The word Bulstrode is an old Anglo-Saxon word meaning:
“the marsh belonging to the fort”.
This means Bulstrode Park played a specific role in Iron Age Society. As the word Bulstrode means fort it plays a phenomenon within the Iron Age Society and in turn leads to a requirement of further understanding and preservation of the landscaping in Bulstrode Park. In the 18th century the Bulstrode Park estate grounds were landscaped, a lake was added that is reminiscent of Dutch canals, and trees were brought from around the world. The garden of Bulstrode Park includes the biggest Japanese cherry tree (prunus shirofugen) in Buckinghamshire.
Description of the premises
Dating from the 1865, Bulstrode Park is a beautiful mansion in the Gothic style. The existing buildings extend to approximately 106,000 sq.ft (9850 sq.m). The main house is arranged on two principal floors with cellars and rooms in the roof space. A range of two-story wings and courts extend to the North and East.
The property is Grade II listed and set in parkland, which is separately listed Grade II. The site has a significant history and the current mansion is the fourth of a series built on the site.
Condition and age of the building
The main house is approximately 150 years old, although there have been various additions in the interveinng period. In its recent history, the building was occupied by a charity, who vacated the premises in 2016. Subsequently, the building was left unoccupied, and this provided an opportunity for extensive and significant vandalism. Much of the external glazing has been broken and any accessible roof stripped of lead flashings or roof coverings. Areas of slate pitches were damaged in the process of removing leadwork. This compromised the buildings weather-tightness, and as a result water damage is visible internally throughout.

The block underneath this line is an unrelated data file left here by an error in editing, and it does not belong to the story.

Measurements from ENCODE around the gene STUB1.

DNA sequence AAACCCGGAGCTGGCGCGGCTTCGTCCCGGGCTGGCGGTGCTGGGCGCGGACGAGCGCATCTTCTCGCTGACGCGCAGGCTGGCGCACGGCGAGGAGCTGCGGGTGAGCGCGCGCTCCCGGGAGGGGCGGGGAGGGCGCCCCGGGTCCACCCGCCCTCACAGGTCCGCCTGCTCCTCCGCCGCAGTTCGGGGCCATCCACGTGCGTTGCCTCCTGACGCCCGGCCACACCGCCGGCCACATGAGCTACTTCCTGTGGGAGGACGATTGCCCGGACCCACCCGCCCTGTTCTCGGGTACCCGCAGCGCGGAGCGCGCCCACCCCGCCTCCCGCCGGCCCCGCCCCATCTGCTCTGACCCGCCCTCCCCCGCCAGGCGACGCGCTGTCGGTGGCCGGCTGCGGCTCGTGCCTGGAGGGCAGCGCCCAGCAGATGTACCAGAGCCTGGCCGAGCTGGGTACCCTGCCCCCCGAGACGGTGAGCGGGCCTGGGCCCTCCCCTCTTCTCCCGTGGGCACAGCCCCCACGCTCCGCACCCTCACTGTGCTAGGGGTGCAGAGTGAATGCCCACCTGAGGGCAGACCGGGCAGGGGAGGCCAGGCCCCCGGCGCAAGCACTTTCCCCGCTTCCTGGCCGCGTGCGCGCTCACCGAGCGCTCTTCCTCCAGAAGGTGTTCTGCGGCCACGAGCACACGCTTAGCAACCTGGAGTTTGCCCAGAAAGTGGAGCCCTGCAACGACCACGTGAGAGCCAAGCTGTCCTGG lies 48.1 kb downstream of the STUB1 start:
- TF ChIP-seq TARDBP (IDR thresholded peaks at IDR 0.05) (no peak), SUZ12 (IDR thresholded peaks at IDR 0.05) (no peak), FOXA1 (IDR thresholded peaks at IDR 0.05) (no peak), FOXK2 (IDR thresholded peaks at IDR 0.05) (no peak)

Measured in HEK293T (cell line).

Scaffolding has already been installed to the entire perimeter of the building, and as such it has been possible to evaluate the condition of the roofs. A temporary roof has been installed across the east wing, areas of the inner court and the entire outer court stable wing. However, the main house is currently exposed, and where it has been possible, temporary lightweight weather protections has been fixed in place.
Works are already underway internally to remove the worst of the moisture damaged modern partitions and insulation.
General description of the building
The construction externally is predominantly brickwork, with some stonework detailing. All pitched roofs are slate (a combination of Westmorland Green and Welsh-type dark blue) and originally flat roofs were predominantly lead. The building varies from 2 to 4 stories high. There is access to the area of works (roof) on all sides via the scaffold. Access to the roof of the main house is also possible via a link that divides two main areas of internal flat roof. Specific works access points have not yet been confirmed (Architect/Client to advise during pre-start meeting).
Description of any external areas of the building
An inner courtyard is defined by the main house, the cast wing and the stables wing to the north. An outer courtyard, enclosed on three sides, is created by the plan of the stables wing to the north.
Sunken Italian gardens bound the main house to the west, and a terrace is accessed from the main rooms at ground floor to the south.
There is a car park immediately to the north of the main house, and a works compound for the internal works underway on an adjacent raised area (once the walled garden) to the west of this. It is suggested that the farther part of the car park could be used as a works compound for the roof works for site set-up, storage, welfare and parking. Because the building is currently unoccupied and served by a private drive, there are no constraints to the delivery of materials.
Previous/current use of the building
The building has been vacant for two years, prior to which it was used as the headquarters of a charity. Originally, it was a private residence.
Due to the age of the building, care should be taken when conducting hot works to ensure that the chance of fire is minimised.